The woman stood in the doorway of the police department, looking over the room, her face tight. She was slender, tall, and might have been attractive if her hair under the drab hat had not been pulled back into a tight knot, making her forehead too high. She was dressed in a severe black suit, a traveling costume without a bustle or any of the absurd embellishments that women were affecting in 1885. At first glance, she might have looked a little like one of those dreadful mission solicitors, the sour women who held out their tambourines, demanding donations for the poor. But she was too poised, too neatly groomed, and she did not have the self-righteous look of a salvation peddler.
Most decent women who found themselves alone in the precinct with its tobacco-stained floors, its cigar-fouled air, amid Denver’s snouts and boosters and other lowlife, were timid, uneasy. They stood nervously, red-faced, eyes downcast, sometimes shaking, until one of the detectives looked up and asked what they wanted. But Beret held herself erect, businesslike, as she scanned the room, daring anyone to question her presence. The truth was, she was a little unnerved at being in a place that was so distasteful to her, knowing as she did how squalid police stations were, how corrupt the inmates on both sides of the law might be. But it couldn’t be helped, Beret told herself.
“Help you, miss?” A policeman spoke up at last.
Beret was startled by the question and almost blanched at the way the man looked her over, but she had had long experience in holding herself together and didn’t flinch. “I am looking for Detective Sergeant Michael McCauley.” Her voice was low and rather pleasant and had not one hint of her unease.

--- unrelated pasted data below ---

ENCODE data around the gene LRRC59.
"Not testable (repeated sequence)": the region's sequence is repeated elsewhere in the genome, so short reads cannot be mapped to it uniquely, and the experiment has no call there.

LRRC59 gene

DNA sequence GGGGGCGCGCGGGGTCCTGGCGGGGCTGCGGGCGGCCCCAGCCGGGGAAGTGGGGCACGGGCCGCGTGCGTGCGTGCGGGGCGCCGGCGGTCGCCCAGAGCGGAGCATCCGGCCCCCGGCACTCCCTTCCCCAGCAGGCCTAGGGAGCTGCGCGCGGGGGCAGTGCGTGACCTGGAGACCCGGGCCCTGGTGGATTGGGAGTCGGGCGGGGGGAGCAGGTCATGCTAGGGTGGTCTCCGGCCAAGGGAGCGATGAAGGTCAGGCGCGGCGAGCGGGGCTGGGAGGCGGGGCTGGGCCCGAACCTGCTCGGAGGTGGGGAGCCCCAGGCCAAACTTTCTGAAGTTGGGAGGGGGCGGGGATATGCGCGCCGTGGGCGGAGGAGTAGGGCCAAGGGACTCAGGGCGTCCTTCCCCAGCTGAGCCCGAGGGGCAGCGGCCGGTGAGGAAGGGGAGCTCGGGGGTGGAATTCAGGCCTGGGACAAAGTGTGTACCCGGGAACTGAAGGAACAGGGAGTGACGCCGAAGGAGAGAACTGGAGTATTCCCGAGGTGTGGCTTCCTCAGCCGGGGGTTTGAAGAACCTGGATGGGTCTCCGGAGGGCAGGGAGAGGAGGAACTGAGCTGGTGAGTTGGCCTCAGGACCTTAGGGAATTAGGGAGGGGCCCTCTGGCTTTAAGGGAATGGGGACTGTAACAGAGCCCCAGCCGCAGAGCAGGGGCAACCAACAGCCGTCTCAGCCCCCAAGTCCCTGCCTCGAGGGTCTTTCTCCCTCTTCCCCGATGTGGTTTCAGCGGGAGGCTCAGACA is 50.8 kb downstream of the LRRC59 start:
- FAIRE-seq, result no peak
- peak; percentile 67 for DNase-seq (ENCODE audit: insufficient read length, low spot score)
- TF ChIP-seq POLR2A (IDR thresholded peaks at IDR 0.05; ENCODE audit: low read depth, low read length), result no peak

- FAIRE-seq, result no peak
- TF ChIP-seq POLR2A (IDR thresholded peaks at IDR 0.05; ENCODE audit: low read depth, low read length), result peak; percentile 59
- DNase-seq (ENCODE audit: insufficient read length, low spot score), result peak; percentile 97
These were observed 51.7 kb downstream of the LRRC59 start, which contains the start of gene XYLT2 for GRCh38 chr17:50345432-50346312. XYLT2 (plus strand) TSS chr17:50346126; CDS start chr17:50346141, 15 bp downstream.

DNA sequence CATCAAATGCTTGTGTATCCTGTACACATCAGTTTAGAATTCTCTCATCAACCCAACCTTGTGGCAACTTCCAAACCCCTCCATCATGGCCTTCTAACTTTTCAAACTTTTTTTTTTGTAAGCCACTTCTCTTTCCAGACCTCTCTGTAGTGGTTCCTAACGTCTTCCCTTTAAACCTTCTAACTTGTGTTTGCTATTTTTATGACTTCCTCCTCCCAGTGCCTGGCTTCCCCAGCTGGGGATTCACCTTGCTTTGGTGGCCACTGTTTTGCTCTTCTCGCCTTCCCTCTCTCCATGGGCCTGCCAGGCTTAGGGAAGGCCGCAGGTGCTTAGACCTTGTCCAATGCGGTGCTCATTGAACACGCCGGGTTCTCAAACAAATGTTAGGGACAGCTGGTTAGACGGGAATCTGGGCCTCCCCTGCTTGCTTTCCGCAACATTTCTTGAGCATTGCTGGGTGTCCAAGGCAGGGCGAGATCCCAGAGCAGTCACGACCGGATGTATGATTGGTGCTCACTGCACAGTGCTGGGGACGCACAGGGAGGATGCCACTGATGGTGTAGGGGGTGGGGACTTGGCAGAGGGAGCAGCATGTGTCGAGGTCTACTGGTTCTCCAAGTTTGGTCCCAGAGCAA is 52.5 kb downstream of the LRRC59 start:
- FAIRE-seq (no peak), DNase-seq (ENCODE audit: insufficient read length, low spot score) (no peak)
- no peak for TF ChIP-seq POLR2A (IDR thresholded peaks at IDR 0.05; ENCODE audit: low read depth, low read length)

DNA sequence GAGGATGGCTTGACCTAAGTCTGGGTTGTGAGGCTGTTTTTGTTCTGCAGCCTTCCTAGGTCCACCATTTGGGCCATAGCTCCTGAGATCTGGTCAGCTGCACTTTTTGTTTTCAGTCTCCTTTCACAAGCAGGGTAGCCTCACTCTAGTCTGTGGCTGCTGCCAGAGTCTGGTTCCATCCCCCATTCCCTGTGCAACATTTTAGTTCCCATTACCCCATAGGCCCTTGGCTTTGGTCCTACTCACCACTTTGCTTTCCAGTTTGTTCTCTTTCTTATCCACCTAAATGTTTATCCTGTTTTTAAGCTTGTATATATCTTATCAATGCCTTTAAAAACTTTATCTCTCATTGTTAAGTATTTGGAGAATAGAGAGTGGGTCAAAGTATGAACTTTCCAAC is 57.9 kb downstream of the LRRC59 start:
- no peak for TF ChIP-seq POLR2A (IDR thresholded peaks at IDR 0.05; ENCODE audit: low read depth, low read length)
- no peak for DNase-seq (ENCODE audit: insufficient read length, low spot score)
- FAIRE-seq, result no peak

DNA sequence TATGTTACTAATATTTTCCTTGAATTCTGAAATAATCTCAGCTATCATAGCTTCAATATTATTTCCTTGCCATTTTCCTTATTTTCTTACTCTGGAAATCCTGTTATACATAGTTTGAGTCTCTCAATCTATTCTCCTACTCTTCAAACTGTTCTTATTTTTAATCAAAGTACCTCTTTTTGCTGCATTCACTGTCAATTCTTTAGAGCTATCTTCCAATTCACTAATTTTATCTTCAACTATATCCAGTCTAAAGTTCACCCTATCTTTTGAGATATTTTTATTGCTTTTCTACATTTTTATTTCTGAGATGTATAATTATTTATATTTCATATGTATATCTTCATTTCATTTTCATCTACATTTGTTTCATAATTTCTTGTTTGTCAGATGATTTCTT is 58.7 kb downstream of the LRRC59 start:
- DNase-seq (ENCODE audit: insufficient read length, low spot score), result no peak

A man at a desk glanced up as the policeman waved Beret in his direction. Ignoring the stares from the other lawmen in the room as well as the reprobates, Beret walked quickly to the desk and said, “Detective Sergeant McCauley.” It was a statement, not a question. She had learned that was the best way to approach a policeman—or almost anybody, for that matter.
She did not appear to be a miscreant or the wife of some poor scapegrace come to beg for leniency for her husband. Perhaps that was why Mick stood up and nodded. “I am. What can I do for you, miss?”
“I’ve come about the death of Lillie Osmundsen.”
“You’re her mother?”
“Oh, sorry, ma’am. The light’s poor in here.”
Beret did not respond. Ten years older than her sister, Beret was used to being taken for Lillie’s mother.
“I wouldn’t have guessed you were sisters,” Mick said, after an awkward silence.
“You mean I am not a beauty like my sister.”
“I wouldn’t say that at all.” His reply was too hearty.
“Then I hope you are more observant when it comes to searching for my sister’s killer. It is obvious by far to anyone with a brain that she is beautiful, and I am unremarkable even on my best day.” She should not have been so touchy. Then she added, “Was
Beret’s voice was strident, and Mick frowned. “Yes, ma’am. I’m real sorry she passed over.”
“Yes. Thank you. I believe the term is ‘murder.’” Beret had repeated the word over and over in her mind, but she found it difficult to say it out loud, and she bit her lip to keep it
"A born storyteller, Dallas excels not only at plot but also at peopling her novels with memorable individuals." —Richmond Times Dispatch on True Sisters
"Dallas tells the story of strong women and the beautiful relationships they can create even in impossible circumstances.” —Publishers Weekly on True Sisters
“This fact-based historical fiction, celebrating sisterhood and heroism, makes for a surefire winner.” —Kirkus Reviews on True Sisters
"Whiter than Snow is a fast and engrossing novel that will capture readers' hearts from the first few pages." —Deseret News
"Her sense of time and place is pitch-perfect and her affection for her characters infectious." —Kirkus Reviews on Whiter than Snow
"Prayers for Sale is a finely crafted tale that celebrates women and their resiliency." —Deseret News
"This satisfying novel will immediately draw readers in and the unexpected twists will keep them hooked through to the bittersweet denouement." —Publishers Weekly on Prayers for Sale